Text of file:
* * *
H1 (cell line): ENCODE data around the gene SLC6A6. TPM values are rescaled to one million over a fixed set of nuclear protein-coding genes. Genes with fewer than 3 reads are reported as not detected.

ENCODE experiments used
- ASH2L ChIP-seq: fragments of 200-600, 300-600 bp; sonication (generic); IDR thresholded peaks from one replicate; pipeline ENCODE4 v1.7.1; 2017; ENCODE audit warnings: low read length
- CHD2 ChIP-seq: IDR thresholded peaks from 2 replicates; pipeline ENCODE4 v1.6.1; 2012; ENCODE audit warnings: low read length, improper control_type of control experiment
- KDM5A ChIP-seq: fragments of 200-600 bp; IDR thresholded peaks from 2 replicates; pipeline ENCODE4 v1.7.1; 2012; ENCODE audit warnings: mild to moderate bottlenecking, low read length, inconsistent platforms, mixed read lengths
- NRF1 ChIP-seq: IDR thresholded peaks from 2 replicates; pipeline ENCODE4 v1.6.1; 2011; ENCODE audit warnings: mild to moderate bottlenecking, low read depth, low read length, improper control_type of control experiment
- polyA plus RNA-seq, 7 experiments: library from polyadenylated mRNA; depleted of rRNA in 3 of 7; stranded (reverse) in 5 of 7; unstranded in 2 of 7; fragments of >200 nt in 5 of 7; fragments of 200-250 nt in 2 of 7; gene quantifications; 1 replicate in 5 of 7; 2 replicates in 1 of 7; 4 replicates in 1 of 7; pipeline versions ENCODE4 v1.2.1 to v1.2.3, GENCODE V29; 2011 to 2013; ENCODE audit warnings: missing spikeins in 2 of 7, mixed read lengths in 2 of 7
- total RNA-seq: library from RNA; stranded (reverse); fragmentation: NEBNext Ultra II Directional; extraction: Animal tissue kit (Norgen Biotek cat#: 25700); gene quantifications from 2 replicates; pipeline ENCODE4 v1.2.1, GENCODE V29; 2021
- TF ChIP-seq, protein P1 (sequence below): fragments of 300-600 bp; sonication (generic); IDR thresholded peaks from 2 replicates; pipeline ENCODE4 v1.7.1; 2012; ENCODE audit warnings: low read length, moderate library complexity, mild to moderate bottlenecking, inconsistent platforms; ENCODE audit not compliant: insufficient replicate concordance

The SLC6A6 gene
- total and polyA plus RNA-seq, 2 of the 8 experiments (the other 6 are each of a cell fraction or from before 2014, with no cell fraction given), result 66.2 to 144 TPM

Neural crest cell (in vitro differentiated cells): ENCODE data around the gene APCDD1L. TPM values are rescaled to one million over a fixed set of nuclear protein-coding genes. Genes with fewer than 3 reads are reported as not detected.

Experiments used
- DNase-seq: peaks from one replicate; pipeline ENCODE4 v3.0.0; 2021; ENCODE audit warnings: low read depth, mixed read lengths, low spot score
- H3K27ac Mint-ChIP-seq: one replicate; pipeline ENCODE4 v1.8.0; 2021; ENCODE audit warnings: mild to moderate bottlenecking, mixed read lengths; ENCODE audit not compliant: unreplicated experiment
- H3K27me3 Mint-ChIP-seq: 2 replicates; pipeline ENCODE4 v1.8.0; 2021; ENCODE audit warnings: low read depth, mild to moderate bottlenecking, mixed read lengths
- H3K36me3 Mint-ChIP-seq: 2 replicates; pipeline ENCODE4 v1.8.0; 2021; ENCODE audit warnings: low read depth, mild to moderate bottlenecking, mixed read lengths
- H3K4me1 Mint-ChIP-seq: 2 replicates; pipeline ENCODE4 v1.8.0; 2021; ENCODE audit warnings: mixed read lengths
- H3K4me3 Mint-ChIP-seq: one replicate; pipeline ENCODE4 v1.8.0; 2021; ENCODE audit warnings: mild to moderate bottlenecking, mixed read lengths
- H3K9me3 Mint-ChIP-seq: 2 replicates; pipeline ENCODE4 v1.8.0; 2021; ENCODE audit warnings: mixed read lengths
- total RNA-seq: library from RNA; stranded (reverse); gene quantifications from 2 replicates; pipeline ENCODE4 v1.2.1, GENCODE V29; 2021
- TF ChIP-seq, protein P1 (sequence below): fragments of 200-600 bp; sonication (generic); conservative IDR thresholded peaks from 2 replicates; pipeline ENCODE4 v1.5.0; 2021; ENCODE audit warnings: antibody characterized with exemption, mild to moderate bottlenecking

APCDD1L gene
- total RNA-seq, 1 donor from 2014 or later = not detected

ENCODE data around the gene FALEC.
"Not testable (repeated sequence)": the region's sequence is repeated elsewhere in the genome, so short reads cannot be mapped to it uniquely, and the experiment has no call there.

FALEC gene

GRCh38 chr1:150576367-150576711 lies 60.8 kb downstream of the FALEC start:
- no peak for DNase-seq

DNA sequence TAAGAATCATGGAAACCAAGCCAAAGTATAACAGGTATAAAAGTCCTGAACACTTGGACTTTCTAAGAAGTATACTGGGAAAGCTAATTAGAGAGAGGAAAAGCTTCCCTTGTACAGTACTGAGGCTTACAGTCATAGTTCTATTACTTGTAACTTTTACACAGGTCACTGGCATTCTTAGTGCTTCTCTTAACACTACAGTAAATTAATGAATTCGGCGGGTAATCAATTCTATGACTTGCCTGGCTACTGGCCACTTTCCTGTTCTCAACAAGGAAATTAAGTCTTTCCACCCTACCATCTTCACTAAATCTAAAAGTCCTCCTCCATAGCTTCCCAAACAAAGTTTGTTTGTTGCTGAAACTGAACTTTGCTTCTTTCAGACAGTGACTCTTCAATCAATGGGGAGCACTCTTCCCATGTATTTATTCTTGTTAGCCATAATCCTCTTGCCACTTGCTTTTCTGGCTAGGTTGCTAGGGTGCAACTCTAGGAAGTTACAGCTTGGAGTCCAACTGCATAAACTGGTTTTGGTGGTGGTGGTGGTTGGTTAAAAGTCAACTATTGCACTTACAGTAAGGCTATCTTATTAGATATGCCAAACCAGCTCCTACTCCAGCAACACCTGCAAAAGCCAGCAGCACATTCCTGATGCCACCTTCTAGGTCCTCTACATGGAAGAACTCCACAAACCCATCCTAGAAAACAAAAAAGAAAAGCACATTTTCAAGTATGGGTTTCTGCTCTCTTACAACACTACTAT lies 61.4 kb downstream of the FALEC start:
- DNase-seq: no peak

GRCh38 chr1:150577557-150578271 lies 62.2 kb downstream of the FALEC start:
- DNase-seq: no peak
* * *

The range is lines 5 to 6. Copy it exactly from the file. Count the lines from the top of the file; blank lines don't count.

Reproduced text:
- KDM5A ChIP-seq: fragments of 200-600 bp; IDR thresholded peaks from 2 replicates; pipeline ENCODE4 v1.7.1; 2012; ENCODE audit warnings: mild to moderate bottlenecking, low read length, inconsistent platforms, mixed read lengths
- NRF1 ChIP-seq: IDR thresholded peaks from 2 replicates; pipeline ENCODE4 v1.6.1; 2011; ENCODE audit warnings: mild to moderate bottlenecking, low read depth, low read length, improper control_type of control experiment